Until now, real-time single-molecule analysis of nucleosome sliding was mainly achieved using single-molecule FRET – a potent method capable of detecting movements of a couple of base pairs, but with a limited dynamic range of less than 20 base pairs. As a result, very little was known about the behavior of chromatin remodelers at larger scales. The findings of Kim et al. suggest an intriguing new mechanism behind the effects of RSC and ISW2 on promoter nucleosomes: the stretches of nucleosome-free DNA near promoters serve as landing sites for these remodelers, allowing them to use 1D diffusion to move towards the nucleosomes. This might not only help remodelers locate the nucleosomes they need to act upon, but also orient them to slide nucleosomes in the right direction.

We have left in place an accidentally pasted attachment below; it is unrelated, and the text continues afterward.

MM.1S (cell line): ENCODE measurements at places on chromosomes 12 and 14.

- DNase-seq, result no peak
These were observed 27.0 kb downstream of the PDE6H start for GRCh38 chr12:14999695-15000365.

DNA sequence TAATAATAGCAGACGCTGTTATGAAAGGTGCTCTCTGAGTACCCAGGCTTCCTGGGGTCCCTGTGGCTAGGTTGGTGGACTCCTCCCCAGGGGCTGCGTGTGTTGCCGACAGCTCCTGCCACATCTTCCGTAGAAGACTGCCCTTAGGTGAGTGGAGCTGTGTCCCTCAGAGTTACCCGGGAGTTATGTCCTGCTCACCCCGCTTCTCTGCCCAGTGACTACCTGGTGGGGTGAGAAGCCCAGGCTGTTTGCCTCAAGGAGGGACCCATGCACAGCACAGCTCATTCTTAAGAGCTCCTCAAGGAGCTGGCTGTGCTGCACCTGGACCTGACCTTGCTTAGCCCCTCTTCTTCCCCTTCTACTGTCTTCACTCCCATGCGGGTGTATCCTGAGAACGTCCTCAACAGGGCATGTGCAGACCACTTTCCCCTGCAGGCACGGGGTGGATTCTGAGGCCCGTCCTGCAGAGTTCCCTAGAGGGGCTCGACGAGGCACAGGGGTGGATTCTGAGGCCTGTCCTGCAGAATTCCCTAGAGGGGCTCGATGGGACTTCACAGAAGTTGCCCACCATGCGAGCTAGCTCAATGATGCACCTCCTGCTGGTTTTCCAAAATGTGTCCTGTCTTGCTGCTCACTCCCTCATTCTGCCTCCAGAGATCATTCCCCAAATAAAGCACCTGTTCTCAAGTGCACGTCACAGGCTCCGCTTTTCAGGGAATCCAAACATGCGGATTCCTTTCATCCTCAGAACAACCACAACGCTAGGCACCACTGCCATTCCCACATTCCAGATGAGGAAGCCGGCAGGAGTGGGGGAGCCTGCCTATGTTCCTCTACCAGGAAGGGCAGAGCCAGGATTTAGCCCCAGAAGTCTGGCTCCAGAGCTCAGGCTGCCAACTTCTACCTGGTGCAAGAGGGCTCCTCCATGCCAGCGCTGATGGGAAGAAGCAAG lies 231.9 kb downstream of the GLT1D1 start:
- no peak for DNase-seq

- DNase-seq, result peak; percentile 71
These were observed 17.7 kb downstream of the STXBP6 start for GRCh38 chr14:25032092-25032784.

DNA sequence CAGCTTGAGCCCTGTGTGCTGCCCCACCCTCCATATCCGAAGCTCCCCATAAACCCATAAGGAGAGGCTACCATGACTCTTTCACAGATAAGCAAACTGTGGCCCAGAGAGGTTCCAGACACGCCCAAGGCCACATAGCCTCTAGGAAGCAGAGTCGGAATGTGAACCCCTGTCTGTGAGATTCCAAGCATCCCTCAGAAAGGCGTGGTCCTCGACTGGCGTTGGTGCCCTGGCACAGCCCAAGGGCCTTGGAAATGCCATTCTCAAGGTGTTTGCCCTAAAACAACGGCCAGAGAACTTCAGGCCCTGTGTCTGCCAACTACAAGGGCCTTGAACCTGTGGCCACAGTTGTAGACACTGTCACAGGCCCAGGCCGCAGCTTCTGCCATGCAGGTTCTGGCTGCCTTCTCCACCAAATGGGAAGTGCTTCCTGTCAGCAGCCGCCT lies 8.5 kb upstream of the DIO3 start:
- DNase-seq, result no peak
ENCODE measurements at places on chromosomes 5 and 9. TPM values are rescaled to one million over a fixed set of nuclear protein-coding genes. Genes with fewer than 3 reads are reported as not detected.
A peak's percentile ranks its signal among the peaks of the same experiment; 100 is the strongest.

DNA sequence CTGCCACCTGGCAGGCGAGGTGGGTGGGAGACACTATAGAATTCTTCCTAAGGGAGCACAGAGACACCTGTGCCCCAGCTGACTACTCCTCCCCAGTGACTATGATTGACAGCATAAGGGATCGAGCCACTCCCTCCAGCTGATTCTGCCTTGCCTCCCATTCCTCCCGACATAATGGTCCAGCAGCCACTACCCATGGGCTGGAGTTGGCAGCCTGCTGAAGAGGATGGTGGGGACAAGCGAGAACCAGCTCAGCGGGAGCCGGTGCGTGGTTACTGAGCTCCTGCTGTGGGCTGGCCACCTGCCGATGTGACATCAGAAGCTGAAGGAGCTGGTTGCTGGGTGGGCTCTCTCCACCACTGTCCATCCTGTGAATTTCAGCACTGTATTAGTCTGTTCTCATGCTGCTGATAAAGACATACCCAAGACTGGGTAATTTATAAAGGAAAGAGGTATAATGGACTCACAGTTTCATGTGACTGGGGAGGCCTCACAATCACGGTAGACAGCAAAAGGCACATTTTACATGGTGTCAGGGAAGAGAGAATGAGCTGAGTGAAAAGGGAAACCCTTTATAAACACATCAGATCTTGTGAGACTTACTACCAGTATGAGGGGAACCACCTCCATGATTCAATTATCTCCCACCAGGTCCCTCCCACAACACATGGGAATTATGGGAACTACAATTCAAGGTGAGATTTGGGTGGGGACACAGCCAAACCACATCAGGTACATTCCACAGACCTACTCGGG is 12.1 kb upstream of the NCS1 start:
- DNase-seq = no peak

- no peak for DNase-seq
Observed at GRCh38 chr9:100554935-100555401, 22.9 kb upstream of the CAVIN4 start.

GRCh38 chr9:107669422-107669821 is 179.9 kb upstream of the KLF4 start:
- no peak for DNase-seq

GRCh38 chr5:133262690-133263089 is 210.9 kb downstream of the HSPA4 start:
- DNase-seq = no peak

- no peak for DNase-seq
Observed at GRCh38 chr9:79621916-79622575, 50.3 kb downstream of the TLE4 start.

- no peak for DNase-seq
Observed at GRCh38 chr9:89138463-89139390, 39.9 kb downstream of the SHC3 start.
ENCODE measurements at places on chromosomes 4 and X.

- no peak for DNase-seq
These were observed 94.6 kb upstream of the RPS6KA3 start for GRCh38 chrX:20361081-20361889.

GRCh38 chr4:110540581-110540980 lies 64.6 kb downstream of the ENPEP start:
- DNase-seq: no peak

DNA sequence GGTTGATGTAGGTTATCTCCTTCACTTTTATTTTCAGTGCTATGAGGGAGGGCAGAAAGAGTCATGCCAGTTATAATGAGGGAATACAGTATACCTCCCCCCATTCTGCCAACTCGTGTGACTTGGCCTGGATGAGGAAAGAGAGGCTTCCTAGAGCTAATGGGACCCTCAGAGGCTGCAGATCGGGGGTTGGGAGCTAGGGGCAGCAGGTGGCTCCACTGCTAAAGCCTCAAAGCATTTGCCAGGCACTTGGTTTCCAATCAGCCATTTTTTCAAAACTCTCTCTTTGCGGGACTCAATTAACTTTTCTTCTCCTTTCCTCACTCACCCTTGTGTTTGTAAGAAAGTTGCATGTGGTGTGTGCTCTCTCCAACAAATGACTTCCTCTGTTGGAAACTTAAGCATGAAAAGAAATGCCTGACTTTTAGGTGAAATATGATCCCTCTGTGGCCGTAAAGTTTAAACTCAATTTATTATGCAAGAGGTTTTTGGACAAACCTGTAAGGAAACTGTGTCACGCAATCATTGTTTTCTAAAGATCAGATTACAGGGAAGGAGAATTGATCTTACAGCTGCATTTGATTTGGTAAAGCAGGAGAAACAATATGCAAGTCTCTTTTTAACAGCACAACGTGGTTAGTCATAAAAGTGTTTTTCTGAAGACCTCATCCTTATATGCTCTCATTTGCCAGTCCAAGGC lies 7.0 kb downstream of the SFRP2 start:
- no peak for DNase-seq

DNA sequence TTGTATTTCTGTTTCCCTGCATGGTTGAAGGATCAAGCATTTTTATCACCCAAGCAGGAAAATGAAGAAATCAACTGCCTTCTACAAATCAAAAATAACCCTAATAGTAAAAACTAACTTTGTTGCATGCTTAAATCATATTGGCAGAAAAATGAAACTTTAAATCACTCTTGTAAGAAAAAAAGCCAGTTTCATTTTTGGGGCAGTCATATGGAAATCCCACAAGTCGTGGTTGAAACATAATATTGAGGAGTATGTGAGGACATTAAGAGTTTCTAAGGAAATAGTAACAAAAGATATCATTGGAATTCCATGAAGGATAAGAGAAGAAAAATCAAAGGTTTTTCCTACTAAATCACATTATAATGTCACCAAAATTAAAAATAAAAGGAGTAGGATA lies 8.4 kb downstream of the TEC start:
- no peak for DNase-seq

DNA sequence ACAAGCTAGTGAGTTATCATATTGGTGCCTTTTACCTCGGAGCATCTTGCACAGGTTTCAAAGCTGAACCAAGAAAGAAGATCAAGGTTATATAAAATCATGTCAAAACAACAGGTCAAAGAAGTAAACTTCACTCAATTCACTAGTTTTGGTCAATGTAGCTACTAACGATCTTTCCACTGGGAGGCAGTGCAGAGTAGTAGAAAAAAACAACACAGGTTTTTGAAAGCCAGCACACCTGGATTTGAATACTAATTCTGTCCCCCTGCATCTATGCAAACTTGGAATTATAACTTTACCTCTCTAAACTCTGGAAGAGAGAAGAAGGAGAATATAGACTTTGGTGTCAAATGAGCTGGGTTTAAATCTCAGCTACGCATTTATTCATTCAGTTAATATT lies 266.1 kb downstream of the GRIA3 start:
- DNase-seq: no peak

In the future, it would be fascinating to see the techniques used by Kim et al. extended to other remodelers, including those found in humans, to examine how widespread the observed effects are. Furthermore, this approach is well-positioned to explore the critical question of what occurs when a remodeler moves a nucleosome into another nucleosome or obstacle. Developing a quantitative model that integrates 1D diffusion could facilitate analysis of the impact of these previously unappreciated effects on sliding of promoter nucleosomes. Constructing such a model necessitates further characterization of nucleosome binding rates via both 1D and 3D diffusion. Overall, these important findings will undoubtedly shape future research and encourage scientists to consider how remodelers locate nucleosomes in their experiments and the potential consequences for the remodeling process.